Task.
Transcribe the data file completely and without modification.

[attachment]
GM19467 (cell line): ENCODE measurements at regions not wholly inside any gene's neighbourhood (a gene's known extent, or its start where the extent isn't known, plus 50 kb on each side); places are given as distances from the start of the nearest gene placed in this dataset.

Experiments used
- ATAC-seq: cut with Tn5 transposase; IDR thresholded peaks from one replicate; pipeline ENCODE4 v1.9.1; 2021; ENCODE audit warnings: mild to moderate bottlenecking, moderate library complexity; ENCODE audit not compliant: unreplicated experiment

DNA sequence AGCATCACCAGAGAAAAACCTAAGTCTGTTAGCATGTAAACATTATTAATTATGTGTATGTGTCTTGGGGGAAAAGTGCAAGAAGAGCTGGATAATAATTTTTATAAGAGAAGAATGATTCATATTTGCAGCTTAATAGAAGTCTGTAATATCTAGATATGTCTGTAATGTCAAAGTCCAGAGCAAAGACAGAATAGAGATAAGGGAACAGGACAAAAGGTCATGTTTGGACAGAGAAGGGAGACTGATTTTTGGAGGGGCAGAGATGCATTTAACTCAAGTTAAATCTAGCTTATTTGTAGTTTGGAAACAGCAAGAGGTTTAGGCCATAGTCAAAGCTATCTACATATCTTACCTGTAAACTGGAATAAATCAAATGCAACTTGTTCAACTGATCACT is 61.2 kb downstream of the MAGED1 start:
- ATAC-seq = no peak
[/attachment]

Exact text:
GM19467 (cell line): ENCODE measurements at regions not wholly inside any gene's neighbourhood (a gene's known extent, or its start where the extent isn't known, plus 50 kb on each side); places are given as distances from the start of the nearest gene placed in this dataset.

Experiments used
- ATAC-seq: cut with Tn5 transposase; IDR thresholded peaks from one replicate; pipeline ENCODE4 v1.9.1; 2021; ENCODE audit warnings: mild to moderate bottlenecking, moderate library complexity; ENCODE audit not compliant: unreplicated experiment

DNA sequence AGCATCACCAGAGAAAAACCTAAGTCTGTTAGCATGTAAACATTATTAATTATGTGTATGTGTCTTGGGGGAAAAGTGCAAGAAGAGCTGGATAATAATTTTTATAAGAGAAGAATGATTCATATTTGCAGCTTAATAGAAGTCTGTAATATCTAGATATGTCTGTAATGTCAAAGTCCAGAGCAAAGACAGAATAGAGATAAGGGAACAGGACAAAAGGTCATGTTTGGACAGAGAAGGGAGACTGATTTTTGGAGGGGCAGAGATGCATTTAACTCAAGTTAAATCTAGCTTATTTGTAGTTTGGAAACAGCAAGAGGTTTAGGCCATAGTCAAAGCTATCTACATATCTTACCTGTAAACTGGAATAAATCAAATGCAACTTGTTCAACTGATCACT is 61.2 kb downstream of the MAGED1 start:
- ATAC-seq = no peak